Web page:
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Nico Rosberg

Rosberg's fascinating reasons why he won't replace Hamilton

Nico Rosberg has no immediate plans to return to F1, despite a seat now being available at Mercedes for 2025.

Rosberg
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Nico Rosberg has ruled himself out of the race to replace former Mercedes teammate Lewis Hamilton, who he defeated in 2016 to become World Champion.

The ex-F1 driver famously retired from F1 just a matter of days after clinching his world title, after giving his all to defeat the seven-time World Champion.

With Hamilton incredibly leaving Mercedes to join Ferrari at the end of this year, Rosberg is one of many drivers whose name has been linked to the 103-time race winner's seat.

It's been pondered whether Mercedes Team Principal Toto Wolff will sign a short-term replacement for 2025 to partner George Russell, so that junior prodigee Andrea Kimi Antonelli doesn't have to be thrown into the deep end too quickly.

After clinching the FRECA title last year, Antonelli is making a big step up into F2 with Prema Racing in 2024. The young Italian is viewed as a future World Champion and was recently described as the quickest driver in an F3 car since Max Verstappen.

Mercedes appear to have a real star in their academy but Wolff has stressed that he doesn't want to rush the 17-year-old's progression. By signing a short-term replacement, like an older driver, this would give Antonelli time to perhaps complete a season in F1 at a lower side or even a second campaign in F2.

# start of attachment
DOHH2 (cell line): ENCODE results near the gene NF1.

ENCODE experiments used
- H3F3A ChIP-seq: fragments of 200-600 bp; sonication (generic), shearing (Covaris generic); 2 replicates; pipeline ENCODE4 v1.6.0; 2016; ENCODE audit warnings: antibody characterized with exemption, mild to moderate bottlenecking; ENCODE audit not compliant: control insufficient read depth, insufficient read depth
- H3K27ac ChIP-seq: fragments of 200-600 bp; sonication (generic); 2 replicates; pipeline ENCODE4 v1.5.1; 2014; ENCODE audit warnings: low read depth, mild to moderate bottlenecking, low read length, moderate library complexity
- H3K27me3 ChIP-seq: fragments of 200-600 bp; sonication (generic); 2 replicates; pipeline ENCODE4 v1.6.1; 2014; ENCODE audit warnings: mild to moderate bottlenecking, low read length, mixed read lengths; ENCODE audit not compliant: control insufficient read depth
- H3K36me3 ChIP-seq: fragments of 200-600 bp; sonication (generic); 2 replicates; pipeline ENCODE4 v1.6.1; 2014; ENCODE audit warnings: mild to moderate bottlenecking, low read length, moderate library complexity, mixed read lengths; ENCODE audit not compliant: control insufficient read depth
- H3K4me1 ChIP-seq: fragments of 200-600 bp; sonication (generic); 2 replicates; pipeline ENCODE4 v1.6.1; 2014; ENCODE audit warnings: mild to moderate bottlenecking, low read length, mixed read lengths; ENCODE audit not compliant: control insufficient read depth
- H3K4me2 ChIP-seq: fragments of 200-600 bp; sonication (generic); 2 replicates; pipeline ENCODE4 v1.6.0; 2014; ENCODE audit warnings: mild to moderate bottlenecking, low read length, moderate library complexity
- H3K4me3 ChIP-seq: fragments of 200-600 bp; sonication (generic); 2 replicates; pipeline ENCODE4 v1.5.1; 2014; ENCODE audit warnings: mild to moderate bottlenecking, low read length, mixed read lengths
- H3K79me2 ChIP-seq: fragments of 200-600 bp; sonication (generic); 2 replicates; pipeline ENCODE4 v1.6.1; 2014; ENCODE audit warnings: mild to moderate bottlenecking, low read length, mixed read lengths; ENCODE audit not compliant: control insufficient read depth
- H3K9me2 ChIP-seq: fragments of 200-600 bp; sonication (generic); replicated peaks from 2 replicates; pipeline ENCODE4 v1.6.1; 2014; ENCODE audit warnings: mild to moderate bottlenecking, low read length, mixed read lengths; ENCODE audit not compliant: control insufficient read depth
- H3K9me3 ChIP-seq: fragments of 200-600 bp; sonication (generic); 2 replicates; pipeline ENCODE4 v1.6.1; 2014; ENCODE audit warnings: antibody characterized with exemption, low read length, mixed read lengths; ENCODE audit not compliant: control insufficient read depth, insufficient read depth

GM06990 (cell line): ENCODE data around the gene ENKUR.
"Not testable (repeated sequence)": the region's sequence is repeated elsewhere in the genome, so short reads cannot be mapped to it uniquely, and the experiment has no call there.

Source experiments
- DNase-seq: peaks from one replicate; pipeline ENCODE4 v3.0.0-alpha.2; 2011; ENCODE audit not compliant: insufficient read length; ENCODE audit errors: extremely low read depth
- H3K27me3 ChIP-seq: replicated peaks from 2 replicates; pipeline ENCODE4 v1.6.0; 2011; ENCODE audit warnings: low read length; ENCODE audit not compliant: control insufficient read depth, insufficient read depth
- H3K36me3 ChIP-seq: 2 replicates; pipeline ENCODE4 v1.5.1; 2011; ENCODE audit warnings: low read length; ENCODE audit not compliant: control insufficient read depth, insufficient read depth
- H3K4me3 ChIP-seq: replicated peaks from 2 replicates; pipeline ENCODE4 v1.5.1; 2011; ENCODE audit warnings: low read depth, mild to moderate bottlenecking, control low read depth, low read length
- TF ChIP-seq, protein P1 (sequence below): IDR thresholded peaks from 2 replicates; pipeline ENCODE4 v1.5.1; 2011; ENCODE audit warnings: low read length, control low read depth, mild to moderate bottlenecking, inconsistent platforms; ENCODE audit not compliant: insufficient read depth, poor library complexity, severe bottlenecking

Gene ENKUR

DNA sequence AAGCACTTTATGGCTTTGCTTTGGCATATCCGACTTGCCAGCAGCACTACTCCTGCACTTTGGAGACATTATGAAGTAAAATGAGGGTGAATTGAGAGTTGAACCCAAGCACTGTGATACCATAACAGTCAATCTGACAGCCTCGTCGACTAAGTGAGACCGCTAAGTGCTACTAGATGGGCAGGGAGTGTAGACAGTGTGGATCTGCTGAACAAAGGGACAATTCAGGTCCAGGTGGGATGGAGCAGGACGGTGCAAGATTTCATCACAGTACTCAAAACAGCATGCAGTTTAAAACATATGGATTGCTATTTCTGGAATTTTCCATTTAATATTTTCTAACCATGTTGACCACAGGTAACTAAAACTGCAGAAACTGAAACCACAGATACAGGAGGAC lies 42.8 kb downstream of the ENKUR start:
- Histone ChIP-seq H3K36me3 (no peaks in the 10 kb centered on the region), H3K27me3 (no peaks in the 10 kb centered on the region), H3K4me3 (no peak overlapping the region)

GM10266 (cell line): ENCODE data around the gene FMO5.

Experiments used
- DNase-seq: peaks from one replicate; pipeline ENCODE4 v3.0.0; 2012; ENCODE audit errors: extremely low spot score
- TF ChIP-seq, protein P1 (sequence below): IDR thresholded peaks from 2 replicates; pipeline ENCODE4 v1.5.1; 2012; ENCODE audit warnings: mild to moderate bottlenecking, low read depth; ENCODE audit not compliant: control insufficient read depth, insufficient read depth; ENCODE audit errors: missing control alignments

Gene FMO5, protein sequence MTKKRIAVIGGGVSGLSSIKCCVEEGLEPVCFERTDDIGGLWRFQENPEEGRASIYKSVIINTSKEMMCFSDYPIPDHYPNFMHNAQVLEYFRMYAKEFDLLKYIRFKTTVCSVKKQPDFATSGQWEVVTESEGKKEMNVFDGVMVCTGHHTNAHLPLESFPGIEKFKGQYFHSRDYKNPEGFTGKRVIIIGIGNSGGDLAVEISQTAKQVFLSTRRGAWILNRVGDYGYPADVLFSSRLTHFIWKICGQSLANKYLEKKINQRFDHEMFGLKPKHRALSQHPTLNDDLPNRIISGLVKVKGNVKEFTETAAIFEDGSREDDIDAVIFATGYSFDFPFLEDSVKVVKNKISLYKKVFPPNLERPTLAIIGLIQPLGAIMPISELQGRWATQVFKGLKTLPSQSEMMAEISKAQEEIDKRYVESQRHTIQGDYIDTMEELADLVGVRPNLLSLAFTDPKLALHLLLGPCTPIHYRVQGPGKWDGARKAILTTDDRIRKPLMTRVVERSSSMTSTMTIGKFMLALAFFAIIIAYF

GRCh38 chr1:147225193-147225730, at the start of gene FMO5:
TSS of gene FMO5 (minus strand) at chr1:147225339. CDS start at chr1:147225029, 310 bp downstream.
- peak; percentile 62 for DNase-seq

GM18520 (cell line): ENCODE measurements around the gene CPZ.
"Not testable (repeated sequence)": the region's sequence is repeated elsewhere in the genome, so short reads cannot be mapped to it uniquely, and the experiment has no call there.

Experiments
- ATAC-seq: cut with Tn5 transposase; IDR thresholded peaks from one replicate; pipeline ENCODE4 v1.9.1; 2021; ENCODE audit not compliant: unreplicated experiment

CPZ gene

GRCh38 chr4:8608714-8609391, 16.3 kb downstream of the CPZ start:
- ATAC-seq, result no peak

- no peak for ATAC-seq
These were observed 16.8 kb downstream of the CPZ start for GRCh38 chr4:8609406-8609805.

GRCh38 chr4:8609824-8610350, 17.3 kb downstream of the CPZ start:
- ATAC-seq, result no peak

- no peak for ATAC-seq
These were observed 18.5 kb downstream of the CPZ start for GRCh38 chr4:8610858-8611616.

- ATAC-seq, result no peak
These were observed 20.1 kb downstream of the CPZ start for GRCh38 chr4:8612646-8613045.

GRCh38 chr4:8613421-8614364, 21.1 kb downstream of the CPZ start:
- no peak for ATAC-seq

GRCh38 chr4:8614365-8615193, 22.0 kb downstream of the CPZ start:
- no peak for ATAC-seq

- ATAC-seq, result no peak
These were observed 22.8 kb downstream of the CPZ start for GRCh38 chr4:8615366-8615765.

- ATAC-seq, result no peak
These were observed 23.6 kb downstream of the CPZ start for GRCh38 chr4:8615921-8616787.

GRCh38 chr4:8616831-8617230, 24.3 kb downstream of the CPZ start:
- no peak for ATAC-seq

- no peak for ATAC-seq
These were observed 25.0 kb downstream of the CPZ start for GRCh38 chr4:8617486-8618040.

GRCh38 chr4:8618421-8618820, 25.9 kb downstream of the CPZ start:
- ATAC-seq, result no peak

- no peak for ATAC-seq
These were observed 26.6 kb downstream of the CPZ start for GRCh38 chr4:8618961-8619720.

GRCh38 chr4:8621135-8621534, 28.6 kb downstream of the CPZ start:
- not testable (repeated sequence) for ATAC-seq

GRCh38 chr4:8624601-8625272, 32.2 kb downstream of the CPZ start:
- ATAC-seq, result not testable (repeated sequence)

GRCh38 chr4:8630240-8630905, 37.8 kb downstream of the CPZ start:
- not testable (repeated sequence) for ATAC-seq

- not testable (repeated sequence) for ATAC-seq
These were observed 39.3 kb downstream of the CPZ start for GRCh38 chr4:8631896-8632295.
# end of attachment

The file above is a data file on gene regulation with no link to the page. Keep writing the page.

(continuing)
Four-time World Champion Sebastian Vettel, two-time World Champion Fernando Alonso and Rosberg have all been linked with Hamilton's seat, although the latter has firmly ruled himself out of not only replacing the Briton but in a return to F1 altogether.

'I just couldn't do it'

"That's over, I'm not planning a comeback," Rosberg told German newspaper Süddeutsche Zeitung.

Since retiring from F1, the 38-year-old has developed a "great respect for the danger" in the pinnacle of motorsport, with him also being physically unable now to make a comeback even if he wanted to.

“I couldn't just do that either," Rosberg admitted. "I would have to prepare intensively for a whole year, if only to train the synapses (neuron connectors) in my brain.

“A racing driver has to react super-fast at top speed and be precise. I've lost that after the long break. The muscles are also put under so much strain, just to hold the steering wheel with all the centrifugal forces.”

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